Ever since being named artistic director at Conde Nast, Anna Wintour has slowly been making editorial changes at publications that need to be turned around. First came major masthead shakeups at Lucky, then Conde Nast Traveler--so which glossy is next on Wintour's list?
A juicy new piece on the Vogue editor-in-chief in the New York Times reports that Wintour may have set her sights on Glamour. The women's title has apparently lost 28 percent in newsstand sales in the year ending in June--a shockingly large drop.
An exec at a competing company "with direct knowledge of the discussions" told the Times that Wintour had approached one of his employees to fill the role of creative director at Glamour; apparently that person was told that he or she would report to Wintour, not EIC Cindi Leive. It's a move that may sound a tad familiar: Wintour brought Eva Chen onto Lucky initially to serve as a consultant, before axing former EIC Brandon Holley and putting Chen in the driver's seat of the troubled title.
Charles Townsend, the chief executive of Condé Nast, acknowledged discussions for new Glamour hires had taken place while denying that the new position would report directly to Wintour. As for Wintour, she had only this to say: "These are very early days, and I don’t want to say anything that would take the focus off the magazines and their editors, whom I hold in very high regard."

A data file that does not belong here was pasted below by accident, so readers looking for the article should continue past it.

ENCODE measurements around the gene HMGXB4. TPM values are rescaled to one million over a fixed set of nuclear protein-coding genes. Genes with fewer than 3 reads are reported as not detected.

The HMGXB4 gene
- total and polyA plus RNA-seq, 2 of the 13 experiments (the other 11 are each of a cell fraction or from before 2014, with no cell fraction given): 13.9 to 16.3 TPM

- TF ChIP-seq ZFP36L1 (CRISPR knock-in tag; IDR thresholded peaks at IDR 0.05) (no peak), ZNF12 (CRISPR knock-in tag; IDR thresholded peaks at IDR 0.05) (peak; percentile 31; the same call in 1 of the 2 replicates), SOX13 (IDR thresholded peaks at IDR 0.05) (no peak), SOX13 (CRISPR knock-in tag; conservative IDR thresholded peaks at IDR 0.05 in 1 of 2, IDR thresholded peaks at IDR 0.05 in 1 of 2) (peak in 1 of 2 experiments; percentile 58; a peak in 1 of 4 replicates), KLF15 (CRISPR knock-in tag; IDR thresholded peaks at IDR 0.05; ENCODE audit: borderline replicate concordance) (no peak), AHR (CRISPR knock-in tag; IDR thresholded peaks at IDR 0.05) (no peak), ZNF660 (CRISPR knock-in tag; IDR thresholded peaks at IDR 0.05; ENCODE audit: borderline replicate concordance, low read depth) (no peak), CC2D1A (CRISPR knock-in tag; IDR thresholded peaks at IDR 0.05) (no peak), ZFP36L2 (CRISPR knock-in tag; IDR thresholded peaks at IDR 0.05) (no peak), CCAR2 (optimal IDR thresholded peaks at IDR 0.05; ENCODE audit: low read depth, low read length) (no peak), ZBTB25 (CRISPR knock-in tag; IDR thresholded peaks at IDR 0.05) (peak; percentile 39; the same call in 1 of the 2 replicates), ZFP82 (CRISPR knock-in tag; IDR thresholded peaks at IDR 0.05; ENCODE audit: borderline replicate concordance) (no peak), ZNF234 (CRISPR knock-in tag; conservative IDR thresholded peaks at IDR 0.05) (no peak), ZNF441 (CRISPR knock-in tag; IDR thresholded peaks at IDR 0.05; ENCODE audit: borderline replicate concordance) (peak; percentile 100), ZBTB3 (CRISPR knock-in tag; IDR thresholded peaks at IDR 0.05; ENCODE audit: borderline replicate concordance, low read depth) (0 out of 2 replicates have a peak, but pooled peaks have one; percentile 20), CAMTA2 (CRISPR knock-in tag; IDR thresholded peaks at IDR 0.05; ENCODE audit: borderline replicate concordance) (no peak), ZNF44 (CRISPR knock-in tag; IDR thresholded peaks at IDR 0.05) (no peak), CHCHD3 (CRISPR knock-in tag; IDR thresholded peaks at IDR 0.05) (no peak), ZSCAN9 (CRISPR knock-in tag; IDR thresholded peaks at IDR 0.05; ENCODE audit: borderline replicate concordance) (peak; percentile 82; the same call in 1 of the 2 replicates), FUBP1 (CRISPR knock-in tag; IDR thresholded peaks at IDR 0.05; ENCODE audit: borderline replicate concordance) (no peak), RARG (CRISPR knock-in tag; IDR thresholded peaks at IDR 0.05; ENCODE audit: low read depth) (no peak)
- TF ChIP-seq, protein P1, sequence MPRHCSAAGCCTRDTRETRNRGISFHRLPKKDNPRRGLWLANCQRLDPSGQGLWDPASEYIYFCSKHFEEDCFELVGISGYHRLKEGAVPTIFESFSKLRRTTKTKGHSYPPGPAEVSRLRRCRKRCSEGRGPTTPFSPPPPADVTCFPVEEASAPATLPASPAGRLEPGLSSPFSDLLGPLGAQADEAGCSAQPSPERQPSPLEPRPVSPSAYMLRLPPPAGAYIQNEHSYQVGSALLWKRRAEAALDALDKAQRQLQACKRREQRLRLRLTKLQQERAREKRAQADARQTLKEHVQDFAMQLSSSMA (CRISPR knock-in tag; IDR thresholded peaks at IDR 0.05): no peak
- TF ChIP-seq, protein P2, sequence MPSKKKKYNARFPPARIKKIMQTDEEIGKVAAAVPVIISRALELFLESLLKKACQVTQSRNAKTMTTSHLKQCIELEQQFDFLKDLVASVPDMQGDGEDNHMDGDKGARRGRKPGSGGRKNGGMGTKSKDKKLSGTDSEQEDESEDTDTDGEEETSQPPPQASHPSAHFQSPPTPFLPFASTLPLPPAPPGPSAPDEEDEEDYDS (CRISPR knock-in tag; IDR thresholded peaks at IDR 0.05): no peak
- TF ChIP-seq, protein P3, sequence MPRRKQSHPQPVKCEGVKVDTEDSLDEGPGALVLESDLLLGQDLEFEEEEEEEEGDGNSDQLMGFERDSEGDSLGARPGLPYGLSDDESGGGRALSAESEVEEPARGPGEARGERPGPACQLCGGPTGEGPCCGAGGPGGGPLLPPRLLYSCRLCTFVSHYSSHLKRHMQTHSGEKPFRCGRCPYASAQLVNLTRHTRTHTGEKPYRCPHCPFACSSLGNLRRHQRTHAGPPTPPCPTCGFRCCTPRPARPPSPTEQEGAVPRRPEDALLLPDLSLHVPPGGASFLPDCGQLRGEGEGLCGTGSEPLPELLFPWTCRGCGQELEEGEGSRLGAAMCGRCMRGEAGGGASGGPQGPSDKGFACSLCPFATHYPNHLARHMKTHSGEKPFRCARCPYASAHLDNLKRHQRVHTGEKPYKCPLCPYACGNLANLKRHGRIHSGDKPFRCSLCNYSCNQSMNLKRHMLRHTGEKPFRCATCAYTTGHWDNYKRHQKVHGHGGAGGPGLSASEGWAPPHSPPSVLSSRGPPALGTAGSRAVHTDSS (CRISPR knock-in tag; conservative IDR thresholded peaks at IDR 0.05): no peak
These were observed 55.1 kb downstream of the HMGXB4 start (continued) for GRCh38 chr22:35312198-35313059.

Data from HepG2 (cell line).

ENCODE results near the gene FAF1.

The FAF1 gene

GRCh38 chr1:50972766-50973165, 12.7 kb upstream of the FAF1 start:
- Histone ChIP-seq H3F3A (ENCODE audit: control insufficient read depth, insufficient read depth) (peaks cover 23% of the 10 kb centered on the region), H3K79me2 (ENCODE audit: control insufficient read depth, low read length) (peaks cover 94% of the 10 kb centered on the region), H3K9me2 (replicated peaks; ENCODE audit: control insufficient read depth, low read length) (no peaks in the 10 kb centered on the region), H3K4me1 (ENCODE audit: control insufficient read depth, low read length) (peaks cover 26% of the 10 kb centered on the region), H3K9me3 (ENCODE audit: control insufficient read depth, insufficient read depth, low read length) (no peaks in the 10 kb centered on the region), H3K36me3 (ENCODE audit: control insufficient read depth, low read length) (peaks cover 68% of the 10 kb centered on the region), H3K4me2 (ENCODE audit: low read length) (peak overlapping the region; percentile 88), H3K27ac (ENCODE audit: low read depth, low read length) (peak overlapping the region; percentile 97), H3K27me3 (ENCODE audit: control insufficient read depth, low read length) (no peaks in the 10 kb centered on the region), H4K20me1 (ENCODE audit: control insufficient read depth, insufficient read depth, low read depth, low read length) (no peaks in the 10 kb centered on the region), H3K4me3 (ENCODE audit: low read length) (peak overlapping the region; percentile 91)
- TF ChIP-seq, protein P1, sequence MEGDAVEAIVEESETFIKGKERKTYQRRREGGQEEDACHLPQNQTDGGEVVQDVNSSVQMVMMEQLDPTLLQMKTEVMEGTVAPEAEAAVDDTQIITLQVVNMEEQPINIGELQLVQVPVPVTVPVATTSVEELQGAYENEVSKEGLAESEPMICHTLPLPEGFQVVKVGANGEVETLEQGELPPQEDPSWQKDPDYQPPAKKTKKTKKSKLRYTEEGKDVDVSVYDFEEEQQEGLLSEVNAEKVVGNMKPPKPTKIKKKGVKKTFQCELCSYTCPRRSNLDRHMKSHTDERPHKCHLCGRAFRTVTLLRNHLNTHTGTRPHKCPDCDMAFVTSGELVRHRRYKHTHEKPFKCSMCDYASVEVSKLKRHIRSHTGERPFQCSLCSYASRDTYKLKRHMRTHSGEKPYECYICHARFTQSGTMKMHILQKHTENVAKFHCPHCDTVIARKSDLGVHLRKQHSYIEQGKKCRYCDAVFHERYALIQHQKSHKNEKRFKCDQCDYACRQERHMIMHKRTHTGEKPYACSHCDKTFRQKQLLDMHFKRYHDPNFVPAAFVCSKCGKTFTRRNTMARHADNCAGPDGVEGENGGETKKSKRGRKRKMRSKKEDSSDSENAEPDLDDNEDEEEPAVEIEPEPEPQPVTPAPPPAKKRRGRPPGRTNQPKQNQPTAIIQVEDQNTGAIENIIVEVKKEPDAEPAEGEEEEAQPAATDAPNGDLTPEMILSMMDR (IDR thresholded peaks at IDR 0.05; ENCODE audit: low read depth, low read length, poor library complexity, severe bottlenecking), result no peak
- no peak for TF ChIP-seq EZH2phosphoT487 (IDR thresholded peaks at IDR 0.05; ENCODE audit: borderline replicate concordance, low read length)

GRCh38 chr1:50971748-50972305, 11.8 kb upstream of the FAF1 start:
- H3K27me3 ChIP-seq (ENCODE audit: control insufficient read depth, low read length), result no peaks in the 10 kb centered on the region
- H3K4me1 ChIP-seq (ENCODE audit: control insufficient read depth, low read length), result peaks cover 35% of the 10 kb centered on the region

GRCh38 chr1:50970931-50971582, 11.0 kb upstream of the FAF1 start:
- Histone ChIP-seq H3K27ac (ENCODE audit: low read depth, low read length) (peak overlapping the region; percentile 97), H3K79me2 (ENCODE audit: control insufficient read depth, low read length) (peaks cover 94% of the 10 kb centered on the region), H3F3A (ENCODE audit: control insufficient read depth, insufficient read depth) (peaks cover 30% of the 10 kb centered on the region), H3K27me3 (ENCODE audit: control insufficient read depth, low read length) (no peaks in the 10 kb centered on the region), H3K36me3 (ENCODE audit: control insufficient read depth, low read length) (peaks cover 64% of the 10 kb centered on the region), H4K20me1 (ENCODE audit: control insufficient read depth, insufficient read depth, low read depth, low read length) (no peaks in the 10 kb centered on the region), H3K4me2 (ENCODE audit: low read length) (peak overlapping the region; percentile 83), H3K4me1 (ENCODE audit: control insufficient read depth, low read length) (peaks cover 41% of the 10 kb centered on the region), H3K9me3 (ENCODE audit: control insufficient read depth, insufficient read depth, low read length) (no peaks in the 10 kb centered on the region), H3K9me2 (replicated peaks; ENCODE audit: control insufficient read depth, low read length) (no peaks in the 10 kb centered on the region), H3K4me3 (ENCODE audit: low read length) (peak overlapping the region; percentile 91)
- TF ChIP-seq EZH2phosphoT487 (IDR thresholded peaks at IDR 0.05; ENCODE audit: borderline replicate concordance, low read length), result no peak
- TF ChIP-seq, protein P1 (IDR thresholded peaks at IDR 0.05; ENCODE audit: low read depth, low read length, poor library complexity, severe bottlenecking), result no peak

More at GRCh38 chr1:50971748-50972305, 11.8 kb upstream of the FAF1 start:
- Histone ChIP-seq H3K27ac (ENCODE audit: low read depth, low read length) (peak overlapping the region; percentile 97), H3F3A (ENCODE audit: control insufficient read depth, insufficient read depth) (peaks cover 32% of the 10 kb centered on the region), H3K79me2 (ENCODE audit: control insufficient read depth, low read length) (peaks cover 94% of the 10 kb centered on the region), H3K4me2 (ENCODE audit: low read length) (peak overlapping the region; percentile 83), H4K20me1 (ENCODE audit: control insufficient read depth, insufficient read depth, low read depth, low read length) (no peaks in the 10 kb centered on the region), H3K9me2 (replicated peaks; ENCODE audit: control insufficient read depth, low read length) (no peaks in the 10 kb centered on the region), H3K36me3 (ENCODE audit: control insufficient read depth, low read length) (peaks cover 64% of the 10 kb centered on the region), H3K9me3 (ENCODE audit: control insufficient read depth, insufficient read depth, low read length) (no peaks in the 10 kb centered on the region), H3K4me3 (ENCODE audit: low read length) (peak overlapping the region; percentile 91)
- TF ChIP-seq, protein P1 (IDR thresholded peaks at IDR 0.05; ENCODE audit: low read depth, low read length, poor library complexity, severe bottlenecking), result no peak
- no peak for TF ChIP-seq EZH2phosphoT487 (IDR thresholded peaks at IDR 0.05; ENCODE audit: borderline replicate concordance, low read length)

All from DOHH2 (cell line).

Still, it's got to be a bit troubling for editors at Glamour, who have already seen colleagues get the pink slip treatment. As the Times puts it, "Now, a magazine belongs to its editor until it does not." On the other hand, Wintour's magic touch--and years and years of experience--can only help a glossy. Plus, Leive and the whole Glamour staff have already proven themselves to be a formidable team, solidifying the glossy's spot as Conde Nast's most profitable title. Needless to say we'll be watching to see what sort of changes Wintour will make.
We've reached out to Glamour for comment and are waiting to hear back.